Babies needing to know that mothers will respond to their every NEED is absolutely correct. Not for one second of my daughter's life have I neglected her needs, nor will I ever. However, responding to their every WANT is a different story. In my approach to parenting, my children will not receive everything they want, starting from day 1. This is how the world works, and they will grow up appreciating hard work, rules, and respect. AGAIN, this is MY approach to parenting. As I stated in my post, listen to your baby, use common sense and you will be fine. We are all trying our best here, being a parent is a tough job, lets not cut each other down.

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    2. First of all, our routine was very similar to yours and my daughter is now 15 months and still sleeps 12+ hours at night, give or take teething/illness.

      Secondly, I completely agree that every baby is different. I also don't believe we get "lucky" with babies. I know for me, I worked my butt off to help my daughter learn how to sleep. Once it happened, everyone was happier. Mom's health is equally as important as the babies, and an overtired me makes for a crappy mom most days.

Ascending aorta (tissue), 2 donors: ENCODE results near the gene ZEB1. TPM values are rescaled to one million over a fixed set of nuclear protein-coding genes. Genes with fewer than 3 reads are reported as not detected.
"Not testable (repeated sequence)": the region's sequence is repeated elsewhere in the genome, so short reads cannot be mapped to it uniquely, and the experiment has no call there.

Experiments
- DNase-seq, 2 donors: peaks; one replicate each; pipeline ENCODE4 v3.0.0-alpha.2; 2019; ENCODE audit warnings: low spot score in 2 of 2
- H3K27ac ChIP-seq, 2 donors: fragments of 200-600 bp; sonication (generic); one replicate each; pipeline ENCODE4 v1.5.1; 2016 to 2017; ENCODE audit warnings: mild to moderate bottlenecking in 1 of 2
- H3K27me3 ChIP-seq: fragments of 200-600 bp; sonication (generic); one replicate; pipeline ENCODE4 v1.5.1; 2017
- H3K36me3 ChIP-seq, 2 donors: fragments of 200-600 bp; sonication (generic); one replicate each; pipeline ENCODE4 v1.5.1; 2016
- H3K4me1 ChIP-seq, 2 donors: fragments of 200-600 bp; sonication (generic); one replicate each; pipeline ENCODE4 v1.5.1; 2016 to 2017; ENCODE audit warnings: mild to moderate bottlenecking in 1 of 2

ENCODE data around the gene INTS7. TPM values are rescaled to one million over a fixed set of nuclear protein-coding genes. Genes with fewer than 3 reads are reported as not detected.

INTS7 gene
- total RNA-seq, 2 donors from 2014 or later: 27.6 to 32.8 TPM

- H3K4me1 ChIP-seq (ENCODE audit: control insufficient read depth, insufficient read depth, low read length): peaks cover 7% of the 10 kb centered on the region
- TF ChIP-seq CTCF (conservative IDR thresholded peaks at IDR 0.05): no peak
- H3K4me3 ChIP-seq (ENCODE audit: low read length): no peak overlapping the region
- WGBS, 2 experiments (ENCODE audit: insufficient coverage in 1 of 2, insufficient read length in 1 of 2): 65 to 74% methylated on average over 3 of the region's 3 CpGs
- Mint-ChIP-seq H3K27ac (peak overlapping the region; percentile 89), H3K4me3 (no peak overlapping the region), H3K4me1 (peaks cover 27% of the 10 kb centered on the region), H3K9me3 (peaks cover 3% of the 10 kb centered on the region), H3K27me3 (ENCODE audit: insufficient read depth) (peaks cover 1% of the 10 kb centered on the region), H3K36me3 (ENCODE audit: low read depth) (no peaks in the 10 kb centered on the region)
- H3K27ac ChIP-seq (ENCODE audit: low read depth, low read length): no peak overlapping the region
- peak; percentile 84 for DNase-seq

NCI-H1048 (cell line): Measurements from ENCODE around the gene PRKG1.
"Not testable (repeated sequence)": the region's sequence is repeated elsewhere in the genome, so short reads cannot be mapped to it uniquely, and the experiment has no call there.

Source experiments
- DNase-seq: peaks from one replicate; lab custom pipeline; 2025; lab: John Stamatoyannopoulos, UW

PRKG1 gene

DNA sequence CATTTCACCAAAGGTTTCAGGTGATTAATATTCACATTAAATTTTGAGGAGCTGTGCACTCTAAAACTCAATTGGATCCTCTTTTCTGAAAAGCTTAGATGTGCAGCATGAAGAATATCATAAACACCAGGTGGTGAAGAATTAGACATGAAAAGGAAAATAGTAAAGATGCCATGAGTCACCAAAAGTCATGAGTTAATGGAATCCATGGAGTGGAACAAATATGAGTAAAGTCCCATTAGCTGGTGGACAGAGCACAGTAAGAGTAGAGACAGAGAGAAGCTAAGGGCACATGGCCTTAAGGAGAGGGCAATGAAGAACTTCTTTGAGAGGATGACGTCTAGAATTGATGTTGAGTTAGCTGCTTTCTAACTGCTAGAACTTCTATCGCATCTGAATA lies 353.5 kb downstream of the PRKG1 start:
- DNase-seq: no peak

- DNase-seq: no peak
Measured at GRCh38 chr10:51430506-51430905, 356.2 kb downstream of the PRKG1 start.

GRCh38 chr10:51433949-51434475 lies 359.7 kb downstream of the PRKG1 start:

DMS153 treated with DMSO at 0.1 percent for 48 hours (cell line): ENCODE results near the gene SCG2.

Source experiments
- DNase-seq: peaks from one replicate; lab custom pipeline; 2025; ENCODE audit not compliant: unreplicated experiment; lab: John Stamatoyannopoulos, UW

Third, and almost most important, Steph's comment above was completely unnecessary and honestly, very judgmental. I haven't read any comments past hers because it got me fired up. I never comment on these things, but I just wanted to say that as a fellow teacher mom and STTN at an early age mom, you are NOT just "lucky", you are attentive and understand the needs of YOU AND YOUR BABY. You have worked hard to get to where you are and that is no easy task ,trust me I know. I hate when people tell me "I'm lucky", when in fact they don't even bother to ask what all took place in order to get to this place of sleeping soundly at night. I'm with you though, sleep was NOT optional here and I knew going into pregnancy that our baby was going to learn to sleep one way or another. (Obviously, it could've happened later rather than sooner, but thankfully that wasn't the case this time).